When a message is dequeued, the application specifies the amount of time for which the message is invisible to workers dequeueing messages from the same queue. This time should be large enough to complete the operation specified by the queue message.

    If the timeout is too large, the time it takes to finish processing the message is affected when there are failures. For example, if the invisibility time is set at 30 minutes , and the application crashes after 10 minutes, the message will not have a chance of being started again for another 20 minutes.

    If the invisibility time is too small, the message may become visible when someone is still processing it. Thus, multiple workers could end up processing the same message, and one may not be able to delete the message from the queue (see the next section).

    The application could address this as follows

    1. If the amount of time to process a message is predictable, set the invisibility timeout large enough so that a message can be completed within that time.

    2. Sometimes the processing time for different types of messages may vary significantly. In that case, one can use separate queues for different types of messages, where messages in each queue take a similar amount of time to be processed. Appropriate invisibility timeout value can then be set to each queue.

    3. Furthermore, ensure that the operations performed on the messages are idempotent and resume-able. The following can be done to improve efficiency

    a. The processing should be stopped before the invisibility time is reached to avoid redundant work.

    b. The work for a message can be done in small chunks, where a small invisibility time may be sufficient. In this way, the next time the work is picked up from the queue after it becomes visible again, the work can be resumed from where it is left off.

    4. Finally, if the message invisibility time is too short and too many dequeued messages are becoming visible before they can be deleted, applications may want to dynamically change the invisibility time that is being set for new messages put onto the queues. This could be detected by counting at the worker roles how many times message deletes are failing due to messages becoming visible. Then based on a threshold communicate that back to the front-end web roles, so they can increase the invisibility time for new messages put into the queue if the invisibility time needs to be tuned.

    Manage the invisibility on the fly

    The “Update Message” REST API is used to extend the lease period (aka visibility timeout) and/or update the message content. A worker that is processing a message can now determine the extra processing time it needs based on the content of a message. The lease period, specified in seconds, must be >= 0 and is relative to the current time. 0 makes the message visible at that time in the queue as a candidate for processing. The maximum value for lease period is 7 days. Note, when updating the visibility timeout it can go beyond the expiry time (or time to live) that is defined when the message was added to the queue. But the expiry time will take precedence and the message will be deleted at that time from the queue.

    Azure Service Bus


    When communicating between roles in an Azure application we’ve a few options; to name a few:

    • Http
    • Tcp
    • Queues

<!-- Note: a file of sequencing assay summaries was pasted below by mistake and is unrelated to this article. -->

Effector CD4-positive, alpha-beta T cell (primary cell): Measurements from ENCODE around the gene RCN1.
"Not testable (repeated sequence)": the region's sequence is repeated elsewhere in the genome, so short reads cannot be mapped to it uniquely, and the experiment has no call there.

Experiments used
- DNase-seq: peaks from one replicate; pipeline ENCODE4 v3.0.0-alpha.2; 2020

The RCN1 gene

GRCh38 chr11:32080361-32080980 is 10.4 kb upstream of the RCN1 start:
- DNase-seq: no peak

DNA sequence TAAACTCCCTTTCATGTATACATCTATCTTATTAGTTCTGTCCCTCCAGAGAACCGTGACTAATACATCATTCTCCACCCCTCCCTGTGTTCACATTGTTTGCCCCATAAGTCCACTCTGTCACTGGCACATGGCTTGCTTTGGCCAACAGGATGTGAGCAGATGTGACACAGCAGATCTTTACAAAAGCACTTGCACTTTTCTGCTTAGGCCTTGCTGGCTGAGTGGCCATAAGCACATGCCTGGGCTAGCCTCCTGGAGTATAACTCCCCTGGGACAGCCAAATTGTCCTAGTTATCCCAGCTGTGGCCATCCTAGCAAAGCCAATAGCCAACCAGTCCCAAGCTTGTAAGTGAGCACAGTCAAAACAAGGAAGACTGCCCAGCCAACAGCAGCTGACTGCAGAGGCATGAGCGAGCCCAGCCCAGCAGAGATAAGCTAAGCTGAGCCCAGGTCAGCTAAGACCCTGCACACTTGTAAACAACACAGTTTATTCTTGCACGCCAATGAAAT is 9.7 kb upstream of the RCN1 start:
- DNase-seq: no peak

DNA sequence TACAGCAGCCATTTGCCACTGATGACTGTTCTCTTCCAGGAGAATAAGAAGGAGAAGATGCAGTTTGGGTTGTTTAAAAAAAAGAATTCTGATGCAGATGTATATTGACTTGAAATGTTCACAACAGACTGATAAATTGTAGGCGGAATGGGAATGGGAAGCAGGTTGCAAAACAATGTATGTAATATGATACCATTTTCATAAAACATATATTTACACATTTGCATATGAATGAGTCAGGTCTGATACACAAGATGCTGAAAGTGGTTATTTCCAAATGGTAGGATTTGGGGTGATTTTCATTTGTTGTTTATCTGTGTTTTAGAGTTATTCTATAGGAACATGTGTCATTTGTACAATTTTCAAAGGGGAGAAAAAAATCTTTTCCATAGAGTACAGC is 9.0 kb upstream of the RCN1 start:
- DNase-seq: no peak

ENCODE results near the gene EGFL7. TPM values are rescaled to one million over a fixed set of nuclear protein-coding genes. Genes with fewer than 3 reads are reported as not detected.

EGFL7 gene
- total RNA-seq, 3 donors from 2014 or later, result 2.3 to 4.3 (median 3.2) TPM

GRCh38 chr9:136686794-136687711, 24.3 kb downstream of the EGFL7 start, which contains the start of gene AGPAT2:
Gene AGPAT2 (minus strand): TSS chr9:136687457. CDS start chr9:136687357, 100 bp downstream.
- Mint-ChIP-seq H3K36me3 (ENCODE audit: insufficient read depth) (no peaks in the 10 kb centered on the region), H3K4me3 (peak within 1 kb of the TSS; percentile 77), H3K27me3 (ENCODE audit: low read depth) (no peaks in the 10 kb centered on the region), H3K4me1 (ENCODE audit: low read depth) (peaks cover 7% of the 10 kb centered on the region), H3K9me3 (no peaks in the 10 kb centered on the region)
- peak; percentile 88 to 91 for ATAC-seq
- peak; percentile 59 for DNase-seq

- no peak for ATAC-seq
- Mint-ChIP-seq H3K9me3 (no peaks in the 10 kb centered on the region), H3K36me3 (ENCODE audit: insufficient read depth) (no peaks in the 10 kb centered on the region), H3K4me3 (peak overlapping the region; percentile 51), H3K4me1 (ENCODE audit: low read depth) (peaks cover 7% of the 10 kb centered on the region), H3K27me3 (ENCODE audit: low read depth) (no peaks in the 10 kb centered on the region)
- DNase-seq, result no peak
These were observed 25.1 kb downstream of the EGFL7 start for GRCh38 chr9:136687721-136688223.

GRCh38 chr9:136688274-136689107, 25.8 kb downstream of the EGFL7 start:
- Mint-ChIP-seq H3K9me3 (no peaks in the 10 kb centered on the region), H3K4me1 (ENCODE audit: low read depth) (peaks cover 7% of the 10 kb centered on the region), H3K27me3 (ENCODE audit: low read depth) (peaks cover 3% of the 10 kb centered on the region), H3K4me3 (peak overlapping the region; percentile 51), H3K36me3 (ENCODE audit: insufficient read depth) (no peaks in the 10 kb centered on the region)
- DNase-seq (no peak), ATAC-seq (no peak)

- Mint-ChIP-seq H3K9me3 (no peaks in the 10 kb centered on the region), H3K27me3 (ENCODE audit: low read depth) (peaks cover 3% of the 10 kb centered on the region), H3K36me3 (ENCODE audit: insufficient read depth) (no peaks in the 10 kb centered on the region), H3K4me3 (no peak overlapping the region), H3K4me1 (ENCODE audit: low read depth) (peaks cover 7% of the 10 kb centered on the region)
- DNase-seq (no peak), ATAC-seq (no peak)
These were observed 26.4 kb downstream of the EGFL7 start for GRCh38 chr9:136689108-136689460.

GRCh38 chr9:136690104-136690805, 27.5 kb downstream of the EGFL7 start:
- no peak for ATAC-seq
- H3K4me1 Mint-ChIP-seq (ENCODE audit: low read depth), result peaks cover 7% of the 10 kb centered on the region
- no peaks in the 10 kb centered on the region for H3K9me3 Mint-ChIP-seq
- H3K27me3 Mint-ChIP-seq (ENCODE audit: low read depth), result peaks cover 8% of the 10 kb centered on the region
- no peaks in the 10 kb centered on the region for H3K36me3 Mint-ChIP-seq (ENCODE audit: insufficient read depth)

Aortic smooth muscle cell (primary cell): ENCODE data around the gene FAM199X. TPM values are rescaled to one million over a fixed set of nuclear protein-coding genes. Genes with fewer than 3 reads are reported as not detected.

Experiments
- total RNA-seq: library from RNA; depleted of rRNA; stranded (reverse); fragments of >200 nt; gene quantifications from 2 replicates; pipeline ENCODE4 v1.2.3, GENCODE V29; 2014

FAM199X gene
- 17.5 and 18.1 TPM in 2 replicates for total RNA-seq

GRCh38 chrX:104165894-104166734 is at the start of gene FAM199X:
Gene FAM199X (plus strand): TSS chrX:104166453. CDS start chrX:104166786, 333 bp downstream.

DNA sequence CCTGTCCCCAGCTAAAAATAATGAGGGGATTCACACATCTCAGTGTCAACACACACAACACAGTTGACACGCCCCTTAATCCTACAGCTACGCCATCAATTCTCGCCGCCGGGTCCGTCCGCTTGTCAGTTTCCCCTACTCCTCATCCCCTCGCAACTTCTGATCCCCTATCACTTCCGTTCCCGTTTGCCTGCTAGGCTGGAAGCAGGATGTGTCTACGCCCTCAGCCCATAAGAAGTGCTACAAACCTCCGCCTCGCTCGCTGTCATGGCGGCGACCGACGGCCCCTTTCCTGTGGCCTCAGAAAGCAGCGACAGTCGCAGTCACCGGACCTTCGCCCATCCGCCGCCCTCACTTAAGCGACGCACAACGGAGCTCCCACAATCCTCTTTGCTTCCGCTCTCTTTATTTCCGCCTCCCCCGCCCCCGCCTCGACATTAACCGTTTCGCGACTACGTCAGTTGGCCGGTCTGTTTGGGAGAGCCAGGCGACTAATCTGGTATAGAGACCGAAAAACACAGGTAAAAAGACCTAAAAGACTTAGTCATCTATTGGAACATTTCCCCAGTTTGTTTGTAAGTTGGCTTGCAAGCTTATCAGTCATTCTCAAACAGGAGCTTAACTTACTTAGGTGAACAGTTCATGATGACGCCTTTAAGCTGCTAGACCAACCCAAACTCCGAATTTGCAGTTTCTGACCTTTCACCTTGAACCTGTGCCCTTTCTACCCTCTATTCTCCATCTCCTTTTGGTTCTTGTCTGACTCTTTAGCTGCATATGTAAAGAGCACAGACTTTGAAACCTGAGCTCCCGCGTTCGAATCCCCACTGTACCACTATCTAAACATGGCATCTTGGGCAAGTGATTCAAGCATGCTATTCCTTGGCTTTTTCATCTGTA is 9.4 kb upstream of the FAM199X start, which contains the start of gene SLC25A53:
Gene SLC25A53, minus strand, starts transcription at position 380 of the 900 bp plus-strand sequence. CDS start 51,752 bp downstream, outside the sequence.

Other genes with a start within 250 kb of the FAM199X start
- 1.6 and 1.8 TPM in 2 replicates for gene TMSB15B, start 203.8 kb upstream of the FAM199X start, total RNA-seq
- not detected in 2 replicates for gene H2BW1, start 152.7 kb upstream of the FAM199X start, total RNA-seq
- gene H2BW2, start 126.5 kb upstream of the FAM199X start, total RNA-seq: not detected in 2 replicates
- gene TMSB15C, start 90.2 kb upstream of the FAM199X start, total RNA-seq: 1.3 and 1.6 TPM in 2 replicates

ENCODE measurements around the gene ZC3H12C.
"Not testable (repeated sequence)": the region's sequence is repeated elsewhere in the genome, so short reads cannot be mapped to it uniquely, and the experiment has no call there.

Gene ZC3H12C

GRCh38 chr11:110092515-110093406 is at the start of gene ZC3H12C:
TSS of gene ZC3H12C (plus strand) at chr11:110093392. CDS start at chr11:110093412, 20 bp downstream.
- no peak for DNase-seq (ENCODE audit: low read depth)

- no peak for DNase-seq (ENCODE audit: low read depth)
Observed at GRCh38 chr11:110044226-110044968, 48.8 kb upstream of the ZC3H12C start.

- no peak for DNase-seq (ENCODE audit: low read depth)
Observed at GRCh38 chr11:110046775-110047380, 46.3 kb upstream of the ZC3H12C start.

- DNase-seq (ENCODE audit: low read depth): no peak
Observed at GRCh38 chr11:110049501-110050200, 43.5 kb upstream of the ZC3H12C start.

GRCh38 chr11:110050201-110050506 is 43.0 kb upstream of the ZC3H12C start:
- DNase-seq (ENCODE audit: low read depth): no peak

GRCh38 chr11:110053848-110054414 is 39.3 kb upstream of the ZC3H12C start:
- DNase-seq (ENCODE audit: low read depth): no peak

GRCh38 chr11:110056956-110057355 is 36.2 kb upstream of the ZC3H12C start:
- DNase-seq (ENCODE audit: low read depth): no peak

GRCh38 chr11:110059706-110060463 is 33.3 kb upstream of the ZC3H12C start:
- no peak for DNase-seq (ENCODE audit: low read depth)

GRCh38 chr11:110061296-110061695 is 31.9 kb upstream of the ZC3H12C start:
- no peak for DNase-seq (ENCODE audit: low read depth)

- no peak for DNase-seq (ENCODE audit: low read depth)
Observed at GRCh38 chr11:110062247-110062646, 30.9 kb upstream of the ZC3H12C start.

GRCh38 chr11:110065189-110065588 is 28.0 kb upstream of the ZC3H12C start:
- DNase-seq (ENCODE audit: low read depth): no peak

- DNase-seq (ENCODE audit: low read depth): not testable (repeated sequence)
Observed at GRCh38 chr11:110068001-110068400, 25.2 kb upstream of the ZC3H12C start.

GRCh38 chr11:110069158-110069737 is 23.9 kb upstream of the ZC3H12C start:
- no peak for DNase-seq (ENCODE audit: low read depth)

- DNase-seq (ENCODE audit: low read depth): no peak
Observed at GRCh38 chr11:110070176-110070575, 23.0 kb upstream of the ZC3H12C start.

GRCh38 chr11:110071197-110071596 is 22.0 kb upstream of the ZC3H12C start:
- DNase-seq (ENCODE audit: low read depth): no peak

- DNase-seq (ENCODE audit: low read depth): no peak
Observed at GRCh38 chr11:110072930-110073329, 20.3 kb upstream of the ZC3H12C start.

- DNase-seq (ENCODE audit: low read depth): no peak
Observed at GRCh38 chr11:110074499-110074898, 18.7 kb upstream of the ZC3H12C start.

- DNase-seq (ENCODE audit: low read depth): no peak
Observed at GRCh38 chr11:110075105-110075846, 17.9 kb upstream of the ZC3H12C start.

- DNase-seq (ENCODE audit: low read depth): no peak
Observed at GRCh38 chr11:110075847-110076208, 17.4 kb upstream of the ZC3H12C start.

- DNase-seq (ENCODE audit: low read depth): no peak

While Http and Tcp are tried and trusted they do come with some limitations that queues help overcome.

    In the last few months Microsoft have released pub/sub service bus to the world. This is similar to a basic queue, in the basic queue, each message is consumed by an individual consumer, but with subscription topics, multiple clients can consume the same message, each subscription logically maintains its own queue of messages.





    The diagram above shows a typical communication between worker roles and web roles on the Azure platform.

    As previously stated, this decoupling has several advantages over direct messaging.

    Load Leveling

    In the system the load can vary over time, where the amount of effort in processing the mid-tier business logic remains somewhat constant, with the queue in place it’s only necessary to have enough servers to handle the average load irrelevant of peak load. This can save money in terms of infrastructure required to handle peak load.

    Temporal Decoupling

    With queues decoupling the messaging effectively making the messaging async, publishers and subscriber need not be online at the same time, the service bus reliably stored the messages in the queue until the subscriber pulls them off and processes them. This allows different roles to be taken offline for maintenance etc.

    Load Balancing

    As load increases more worker roles can be added to service the queue (e.g. an online toy shop around the Christmas period). The system ensures that only one worker role will process the message, also in given that the worker roles are pulling the messages off the queue, they don’t have to be running on the same infrastructure, (Azure favours multiple low power roles in comparison the fewer higher powered roles).


    Migrate SqlServer DB to Azure Sql


    Here’s one way to migrate your SqlServer Database to the Azure platform.

    1) Get the SQL Azure Migration Wizard


    2) Start the wizard and select SQL Database Migrate option


    3) Select your source database


    4) Choose the objects you wish to migrate (all in my case)



    5) See the results and review the SQL Script if necessary.


    6) Now we need Sql Azure in the cloud for the next part, log into your account (get a 3 month free trial if you don’t have one)

    Select your Azure Server and create a new database.